One to the hospital, one to the morgue

It is not a setting, not a statement; it is merely the observation of what we see happen. Yet the question becomes who is who? It is a setting of placing Interserve next to the Cardigan Integrated Care Centre that is where we see a situation evolving. And it would not be a London project that is in danger, would it?

Why the situation? It is the timing, even as everyone is still ‘working with’ and ‘LOCAL health board officials are confident that Cardigan’s new £24m health care centre will not be affected by the financial problems of outsourcing company Interserve‘, I am less certain that this will not have an almost deadly impact on the project. The article (at https://www.tivysideadvertiser.co.uk/news/17301424.interserves-problems-should-not-affect-cardigan-integrated-health-centre-project/) gives the people none of that and as far as I read the article, there is nothing there indicating the views I have, yet the setting is already staged to become worse, much more worse I might add. That is an easily given fact as the project is not due until the end of 2019.

You see, the article also gives us: “Interserve is responsible for delivering the project but there are fears over its future after it confirmed it was in rescue talks that would see retail shareholders virtually wiped out and creditors take control. Yet that is not the directive part in all of this, and the article (through no fault of it, or its writer) gives that part to the reader. You see, that part we get when we contemplate ‘Struggling Interserve may hand construction unit to lenders‘ (at https://news.sky.com/story/struggling-interserve-may-hand-construction-unit-to-lenders-11581667). the first question that rises, if there is such a debt, why would we see: “drawing up plans to hand its £250m building materials unit to its lenders as part of an ambitious plan to secure the company’s future“, which is a choice, yet when we see another article also giving us: “Outsourcing giant Interserve is preparing to spin off its lucrative building materials division in a bid to reduce its debts“, so why would a ‘lucrative’ part get sold off? Lucrative clearly implies the part that allows for a much quicker turnaround and in absence, that lucrative part used to keep the lowest bidding in place will also (optionally) drastically increase the cost of projects when it falls away and that is where the Cardigan health centre find itself optionally soon enough. We might think that ‘RMD Kwikform makes equipment used to build concrete structures‘ is no indication, yet this equipment is often merely leased per project and a new owner implies new (or additional) fees or another destination for that equipment, changing the entire setting of the project and experience, as well as history taught us that a board in trouble does not tend to care too much about their running projects.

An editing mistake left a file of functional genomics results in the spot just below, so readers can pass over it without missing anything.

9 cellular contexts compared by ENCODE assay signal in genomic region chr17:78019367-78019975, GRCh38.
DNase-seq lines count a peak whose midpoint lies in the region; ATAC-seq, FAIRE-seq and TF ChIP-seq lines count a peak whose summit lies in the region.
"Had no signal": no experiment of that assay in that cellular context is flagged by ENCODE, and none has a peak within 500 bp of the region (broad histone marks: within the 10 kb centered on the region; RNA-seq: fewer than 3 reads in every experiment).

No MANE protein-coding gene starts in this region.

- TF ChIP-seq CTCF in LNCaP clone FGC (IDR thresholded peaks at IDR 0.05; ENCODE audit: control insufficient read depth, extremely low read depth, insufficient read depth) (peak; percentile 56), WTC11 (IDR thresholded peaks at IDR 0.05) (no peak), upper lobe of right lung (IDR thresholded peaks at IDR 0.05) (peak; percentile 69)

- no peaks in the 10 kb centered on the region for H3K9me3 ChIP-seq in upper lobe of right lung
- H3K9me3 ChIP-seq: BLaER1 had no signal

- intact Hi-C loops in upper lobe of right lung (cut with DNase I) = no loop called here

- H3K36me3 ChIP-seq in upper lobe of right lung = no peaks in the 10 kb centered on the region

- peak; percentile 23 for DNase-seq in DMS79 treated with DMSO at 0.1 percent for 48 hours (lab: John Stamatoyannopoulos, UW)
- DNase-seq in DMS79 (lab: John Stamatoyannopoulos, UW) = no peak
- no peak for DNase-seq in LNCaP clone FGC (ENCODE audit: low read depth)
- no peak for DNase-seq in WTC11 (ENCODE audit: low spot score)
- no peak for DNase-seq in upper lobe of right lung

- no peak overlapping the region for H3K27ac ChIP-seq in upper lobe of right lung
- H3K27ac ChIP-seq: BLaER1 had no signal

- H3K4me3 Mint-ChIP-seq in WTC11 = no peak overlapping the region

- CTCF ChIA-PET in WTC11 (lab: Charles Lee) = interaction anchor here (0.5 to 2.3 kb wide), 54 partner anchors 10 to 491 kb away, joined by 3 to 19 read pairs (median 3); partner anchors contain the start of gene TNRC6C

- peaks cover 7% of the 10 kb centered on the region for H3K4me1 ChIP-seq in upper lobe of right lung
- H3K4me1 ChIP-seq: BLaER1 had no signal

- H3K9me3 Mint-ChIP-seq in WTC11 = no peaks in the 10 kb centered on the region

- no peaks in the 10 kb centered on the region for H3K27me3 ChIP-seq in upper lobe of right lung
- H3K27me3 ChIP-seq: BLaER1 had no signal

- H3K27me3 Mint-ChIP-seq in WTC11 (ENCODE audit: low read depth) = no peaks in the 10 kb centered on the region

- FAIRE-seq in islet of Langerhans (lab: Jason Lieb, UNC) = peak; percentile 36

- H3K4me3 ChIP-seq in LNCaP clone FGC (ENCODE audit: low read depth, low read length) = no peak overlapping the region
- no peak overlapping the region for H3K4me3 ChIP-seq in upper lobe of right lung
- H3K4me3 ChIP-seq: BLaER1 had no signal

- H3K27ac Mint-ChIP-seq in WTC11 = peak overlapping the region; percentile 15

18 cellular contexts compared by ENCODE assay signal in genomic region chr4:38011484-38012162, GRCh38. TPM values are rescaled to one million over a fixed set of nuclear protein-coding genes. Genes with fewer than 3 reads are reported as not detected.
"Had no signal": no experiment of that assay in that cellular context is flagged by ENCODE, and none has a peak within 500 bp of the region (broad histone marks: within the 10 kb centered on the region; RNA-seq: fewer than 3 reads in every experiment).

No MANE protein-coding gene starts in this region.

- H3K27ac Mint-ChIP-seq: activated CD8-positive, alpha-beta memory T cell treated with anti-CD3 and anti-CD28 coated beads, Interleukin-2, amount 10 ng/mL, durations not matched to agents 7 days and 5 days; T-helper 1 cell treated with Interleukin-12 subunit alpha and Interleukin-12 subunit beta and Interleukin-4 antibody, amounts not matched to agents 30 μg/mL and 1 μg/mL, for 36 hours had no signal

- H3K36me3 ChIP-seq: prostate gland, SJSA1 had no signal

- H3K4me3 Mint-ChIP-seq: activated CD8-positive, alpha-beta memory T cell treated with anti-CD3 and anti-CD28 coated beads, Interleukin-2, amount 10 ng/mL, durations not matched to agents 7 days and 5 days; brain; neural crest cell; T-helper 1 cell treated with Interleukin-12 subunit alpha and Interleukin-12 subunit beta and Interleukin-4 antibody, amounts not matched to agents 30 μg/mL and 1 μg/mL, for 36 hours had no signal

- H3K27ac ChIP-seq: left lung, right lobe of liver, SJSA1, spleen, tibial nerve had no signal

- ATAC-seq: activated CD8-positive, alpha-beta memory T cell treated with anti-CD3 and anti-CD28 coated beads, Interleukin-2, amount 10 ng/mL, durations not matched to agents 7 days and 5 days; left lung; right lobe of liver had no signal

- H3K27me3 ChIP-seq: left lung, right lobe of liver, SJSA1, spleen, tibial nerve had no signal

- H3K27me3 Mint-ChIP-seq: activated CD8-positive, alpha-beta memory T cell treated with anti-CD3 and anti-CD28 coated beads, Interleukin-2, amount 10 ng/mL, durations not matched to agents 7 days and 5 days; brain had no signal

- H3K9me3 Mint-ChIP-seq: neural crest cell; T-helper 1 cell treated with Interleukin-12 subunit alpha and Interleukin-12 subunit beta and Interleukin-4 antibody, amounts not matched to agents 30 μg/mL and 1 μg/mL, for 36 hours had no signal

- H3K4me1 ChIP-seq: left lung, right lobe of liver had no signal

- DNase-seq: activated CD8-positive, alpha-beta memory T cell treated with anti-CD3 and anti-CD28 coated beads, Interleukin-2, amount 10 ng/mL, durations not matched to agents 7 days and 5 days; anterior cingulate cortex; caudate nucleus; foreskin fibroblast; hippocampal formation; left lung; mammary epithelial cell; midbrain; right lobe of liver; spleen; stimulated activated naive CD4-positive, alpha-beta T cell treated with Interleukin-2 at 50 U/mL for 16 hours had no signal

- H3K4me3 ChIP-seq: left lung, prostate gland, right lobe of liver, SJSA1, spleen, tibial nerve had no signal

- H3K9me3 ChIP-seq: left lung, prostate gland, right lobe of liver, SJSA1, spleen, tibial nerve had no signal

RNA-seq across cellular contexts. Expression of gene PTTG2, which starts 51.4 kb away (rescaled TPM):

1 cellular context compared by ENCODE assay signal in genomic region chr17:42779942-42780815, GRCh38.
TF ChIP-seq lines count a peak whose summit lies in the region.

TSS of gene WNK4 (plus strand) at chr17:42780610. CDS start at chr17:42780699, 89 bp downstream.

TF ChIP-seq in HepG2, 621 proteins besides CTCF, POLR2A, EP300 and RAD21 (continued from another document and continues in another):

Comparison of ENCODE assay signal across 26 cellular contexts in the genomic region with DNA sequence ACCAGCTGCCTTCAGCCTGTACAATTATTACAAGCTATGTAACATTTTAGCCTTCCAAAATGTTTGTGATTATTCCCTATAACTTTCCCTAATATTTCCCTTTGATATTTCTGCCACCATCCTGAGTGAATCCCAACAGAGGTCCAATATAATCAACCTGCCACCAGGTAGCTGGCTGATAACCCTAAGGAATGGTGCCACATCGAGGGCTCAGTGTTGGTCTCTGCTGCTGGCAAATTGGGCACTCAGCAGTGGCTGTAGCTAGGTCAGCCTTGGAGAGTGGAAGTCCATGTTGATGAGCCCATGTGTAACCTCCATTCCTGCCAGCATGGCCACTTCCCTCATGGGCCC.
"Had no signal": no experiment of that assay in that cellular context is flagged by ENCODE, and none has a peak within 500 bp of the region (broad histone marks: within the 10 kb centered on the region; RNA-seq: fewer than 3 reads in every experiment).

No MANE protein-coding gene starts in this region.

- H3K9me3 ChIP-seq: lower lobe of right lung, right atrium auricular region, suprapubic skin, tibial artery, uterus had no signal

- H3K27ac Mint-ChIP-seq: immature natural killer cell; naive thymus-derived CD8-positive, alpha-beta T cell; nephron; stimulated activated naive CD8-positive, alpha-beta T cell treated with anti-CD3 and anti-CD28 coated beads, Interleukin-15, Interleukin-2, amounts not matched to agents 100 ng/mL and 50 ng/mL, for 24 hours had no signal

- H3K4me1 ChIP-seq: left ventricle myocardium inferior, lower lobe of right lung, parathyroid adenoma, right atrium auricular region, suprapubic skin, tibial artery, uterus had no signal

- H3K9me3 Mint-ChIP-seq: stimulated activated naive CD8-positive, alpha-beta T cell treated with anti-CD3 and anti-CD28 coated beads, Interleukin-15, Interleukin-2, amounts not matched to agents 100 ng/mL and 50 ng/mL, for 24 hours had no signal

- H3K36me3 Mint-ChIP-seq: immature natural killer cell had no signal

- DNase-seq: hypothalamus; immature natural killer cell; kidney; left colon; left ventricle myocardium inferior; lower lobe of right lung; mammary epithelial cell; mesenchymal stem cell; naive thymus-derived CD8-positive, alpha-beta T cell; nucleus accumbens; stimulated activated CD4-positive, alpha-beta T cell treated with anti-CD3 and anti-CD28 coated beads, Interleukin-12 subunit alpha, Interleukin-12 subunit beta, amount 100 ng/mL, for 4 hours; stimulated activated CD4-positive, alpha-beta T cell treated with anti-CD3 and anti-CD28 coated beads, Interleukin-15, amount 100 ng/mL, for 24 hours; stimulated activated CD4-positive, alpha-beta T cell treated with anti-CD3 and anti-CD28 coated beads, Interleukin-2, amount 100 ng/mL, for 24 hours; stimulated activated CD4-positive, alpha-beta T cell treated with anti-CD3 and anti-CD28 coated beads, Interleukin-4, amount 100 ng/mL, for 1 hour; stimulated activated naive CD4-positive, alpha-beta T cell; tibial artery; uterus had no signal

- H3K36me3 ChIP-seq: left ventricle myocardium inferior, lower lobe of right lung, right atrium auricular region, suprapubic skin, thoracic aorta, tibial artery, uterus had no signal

Am I correct?

That remains to be seen, because there are several factors in this that are unknown, yet the setting that the project is a year away implies that there are plenty of stages uncompleted and they are therefor at risk. The fact that this news is 2 hours old means that there is no given setting, yet the large impacts will be seen in the next quarter and that is when the pennies drop for several projects, the question is on how the stage will be maintained.

The fact that Interserve stock has been reduced by 45% and when we consider that the Interserve board is close to a month away from revealing its plan, as well as the fact that this thunderstorm has been looming for over a month does not help matters.

From another source

The Financial times is giving us another setting here. With ‘UK government to continue awarding contracts to Interserve‘ (at https://www.ft.com/content/03f63e62-fd41-11e8-ac00-57a2a826423e), we saw that the government last week was setting the stage for Interserve to get some deals going as these projects mean money and money coming in is always a good stage to continue the work. So when I see “Government sources told the Financial Times that it does not view the company as another Carillion— the contractor that failed in January — and that it would consider Interserve for further tenders“, we should consider it as a partial truth, when you are down in a debt that soon will be pushed towards an approaching £1,000,000,000 (as I decided to round it towards the worst case scenario), we need to realise that something has gone terribly wrong, That amount approaches to the annual income of 32,000 construction workers, and their pensions, so there is another side to investigate soon enough (although we do acknowledge that the Interserve pension is high in the green).

Are we overreacting?